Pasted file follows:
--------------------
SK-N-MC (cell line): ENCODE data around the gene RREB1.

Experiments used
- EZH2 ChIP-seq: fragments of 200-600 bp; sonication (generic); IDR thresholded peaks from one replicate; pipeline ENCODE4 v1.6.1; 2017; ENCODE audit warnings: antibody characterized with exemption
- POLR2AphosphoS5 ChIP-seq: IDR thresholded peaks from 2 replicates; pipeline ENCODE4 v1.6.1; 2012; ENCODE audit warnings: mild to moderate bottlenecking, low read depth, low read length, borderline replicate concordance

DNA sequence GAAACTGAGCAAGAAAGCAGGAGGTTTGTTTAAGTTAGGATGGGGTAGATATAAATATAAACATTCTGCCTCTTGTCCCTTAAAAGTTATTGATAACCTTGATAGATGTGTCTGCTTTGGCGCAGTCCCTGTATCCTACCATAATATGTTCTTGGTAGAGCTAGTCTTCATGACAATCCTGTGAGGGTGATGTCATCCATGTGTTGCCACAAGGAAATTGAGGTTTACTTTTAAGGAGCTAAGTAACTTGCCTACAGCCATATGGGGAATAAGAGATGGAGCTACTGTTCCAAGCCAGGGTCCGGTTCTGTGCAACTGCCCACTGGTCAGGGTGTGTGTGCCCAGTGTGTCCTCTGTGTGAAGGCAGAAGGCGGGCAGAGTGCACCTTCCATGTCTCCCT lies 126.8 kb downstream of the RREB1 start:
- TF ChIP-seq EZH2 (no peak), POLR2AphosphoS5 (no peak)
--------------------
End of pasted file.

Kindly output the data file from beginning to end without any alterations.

SK-N-MC (cell line): ENCODE data around the gene RREB1.

Experiments used
- EZH2 ChIP-seq: fragments of 200-600 bp; sonication (generic); IDR thresholded peaks from one replicate; pipeline ENCODE4 v1.6.1; 2017; ENCODE audit warnings: antibody characterized with exemption
- POLR2AphosphoS5 ChIP-seq: IDR thresholded peaks from 2 replicates; pipeline ENCODE4 v1.6.1; 2012; ENCODE audit warnings: mild to moderate bottlenecking, low read depth, low read length, borderline replicate concordance

DNA sequence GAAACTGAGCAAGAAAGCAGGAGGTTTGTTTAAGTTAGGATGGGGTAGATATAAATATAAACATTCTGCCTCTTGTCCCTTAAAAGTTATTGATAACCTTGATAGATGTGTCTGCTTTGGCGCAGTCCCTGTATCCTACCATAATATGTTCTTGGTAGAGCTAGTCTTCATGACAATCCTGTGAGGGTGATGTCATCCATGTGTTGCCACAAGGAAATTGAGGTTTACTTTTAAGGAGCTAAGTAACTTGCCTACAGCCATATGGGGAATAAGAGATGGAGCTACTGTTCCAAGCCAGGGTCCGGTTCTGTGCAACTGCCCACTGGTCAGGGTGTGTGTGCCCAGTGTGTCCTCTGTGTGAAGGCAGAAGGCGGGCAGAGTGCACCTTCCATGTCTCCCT lies 126.8 kb downstream of the RREB1 start:
- TF ChIP-seq EZH2 (no peak), POLR2AphosphoS5 (no peak)